Looking through the work submitted, any doubts I may have had about the future of photography - and young photographers who will be ready to rise to the challenge of our rapidly-changing visual world - have been safely laid to rest. I have been most impressed by the diversity of the work on show, from traditional photojournalism to fine arts abstraction and everything in between. All facets are represented and it is hugely encouraging to see new talent emerging through all of these disciplines.
Deborah Coleman conveys the sadness of loss powerfully in the tradition of classical photojournalism. Her pictures are honest and without frills. She brings us emotionally close to what she observes. Her pictures move us deeply, making us think about loss in our own life.
Katy's work could be classified as landscape photography but it is far from traditional. She takes us on an impressionist walk through nature that is utterly personal. We observe what she has glimpsed. The resulting images are joyous and create for the viewer an echo of what the photographer has experienced.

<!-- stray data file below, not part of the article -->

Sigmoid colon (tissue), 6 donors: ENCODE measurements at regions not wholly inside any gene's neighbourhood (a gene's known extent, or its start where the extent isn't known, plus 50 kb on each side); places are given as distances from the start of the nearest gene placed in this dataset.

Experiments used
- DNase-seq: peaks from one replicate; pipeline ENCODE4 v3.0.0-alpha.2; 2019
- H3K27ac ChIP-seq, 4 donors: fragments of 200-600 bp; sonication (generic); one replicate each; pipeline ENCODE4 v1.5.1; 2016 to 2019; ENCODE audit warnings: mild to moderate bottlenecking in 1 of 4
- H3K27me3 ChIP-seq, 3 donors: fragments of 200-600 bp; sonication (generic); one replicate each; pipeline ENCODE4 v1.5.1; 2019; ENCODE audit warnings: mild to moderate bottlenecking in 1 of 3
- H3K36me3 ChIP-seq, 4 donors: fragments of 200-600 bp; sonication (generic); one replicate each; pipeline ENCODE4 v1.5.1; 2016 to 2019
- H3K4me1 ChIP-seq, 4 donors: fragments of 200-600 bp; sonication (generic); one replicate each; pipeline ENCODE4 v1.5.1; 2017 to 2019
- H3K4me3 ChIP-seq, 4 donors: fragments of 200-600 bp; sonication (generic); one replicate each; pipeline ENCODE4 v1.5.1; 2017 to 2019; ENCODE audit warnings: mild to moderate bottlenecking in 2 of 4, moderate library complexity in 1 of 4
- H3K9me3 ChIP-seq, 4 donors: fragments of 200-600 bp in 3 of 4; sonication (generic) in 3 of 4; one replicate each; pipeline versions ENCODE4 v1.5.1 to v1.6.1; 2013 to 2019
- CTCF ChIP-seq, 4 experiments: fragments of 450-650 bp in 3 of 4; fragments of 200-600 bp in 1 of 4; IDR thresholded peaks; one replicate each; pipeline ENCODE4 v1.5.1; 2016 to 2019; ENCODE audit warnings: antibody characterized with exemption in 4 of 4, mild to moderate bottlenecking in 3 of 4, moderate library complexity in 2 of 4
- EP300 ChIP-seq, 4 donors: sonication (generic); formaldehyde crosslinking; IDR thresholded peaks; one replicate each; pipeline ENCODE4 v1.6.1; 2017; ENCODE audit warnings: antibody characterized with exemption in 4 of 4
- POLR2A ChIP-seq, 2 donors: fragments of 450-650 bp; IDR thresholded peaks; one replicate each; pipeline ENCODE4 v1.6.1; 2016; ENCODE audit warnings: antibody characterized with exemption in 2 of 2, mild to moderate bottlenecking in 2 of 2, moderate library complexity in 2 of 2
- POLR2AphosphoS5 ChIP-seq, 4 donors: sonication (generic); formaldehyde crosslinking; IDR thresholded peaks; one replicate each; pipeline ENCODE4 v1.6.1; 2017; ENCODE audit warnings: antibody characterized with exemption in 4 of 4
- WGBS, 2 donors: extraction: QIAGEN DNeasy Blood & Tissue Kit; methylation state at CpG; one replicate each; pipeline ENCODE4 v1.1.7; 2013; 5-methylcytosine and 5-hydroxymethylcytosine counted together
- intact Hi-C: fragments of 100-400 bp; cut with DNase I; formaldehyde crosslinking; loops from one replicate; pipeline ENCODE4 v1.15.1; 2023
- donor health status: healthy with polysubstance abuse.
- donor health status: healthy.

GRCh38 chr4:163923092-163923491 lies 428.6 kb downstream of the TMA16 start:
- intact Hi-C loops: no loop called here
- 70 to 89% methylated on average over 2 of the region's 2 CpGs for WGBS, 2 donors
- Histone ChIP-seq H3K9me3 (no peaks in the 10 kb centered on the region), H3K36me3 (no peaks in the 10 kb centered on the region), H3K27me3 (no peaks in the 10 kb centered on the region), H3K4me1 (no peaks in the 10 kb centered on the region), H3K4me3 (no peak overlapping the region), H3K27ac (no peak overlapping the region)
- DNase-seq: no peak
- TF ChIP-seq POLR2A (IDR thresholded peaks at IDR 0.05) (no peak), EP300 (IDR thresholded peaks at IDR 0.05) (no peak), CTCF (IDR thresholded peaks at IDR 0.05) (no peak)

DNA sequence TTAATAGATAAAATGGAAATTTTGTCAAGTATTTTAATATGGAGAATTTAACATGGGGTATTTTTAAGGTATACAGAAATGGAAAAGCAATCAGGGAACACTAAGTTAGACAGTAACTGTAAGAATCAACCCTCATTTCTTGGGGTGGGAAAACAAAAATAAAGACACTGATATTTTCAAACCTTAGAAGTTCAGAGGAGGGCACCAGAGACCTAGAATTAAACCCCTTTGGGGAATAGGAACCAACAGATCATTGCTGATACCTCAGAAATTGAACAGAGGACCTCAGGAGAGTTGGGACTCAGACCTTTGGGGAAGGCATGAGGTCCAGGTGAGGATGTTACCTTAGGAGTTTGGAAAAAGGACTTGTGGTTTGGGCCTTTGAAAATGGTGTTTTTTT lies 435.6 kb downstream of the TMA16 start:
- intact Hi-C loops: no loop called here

Jade's pictures are ephemeral. They have a dreamy quality and are a little bit mysterious. The colors are subtle and the images are seductive. We feel like intimate observers of private moments - without being intrusive. The pictures are gently floating in space-time.
Documentary photography can be linear, telling a story with a beginning and an end. Or it can be more complex - addressing political thoughts and ideas. Bartosz Nowicki's work achieves it's import by using words and pictures, meshing images with sentences and using layout creatively. He provokes and forces us to pay attention to what he wants us to know.
At first glance Eleanor's still-lifes are exquisitely beautiful. They are lovely to look at and beautifully composed. We observe a stillness but also an intense directness which is evocative of important events that took place in the past. It makes us wonder about the relics she has photographed, causing us to ponder their significance.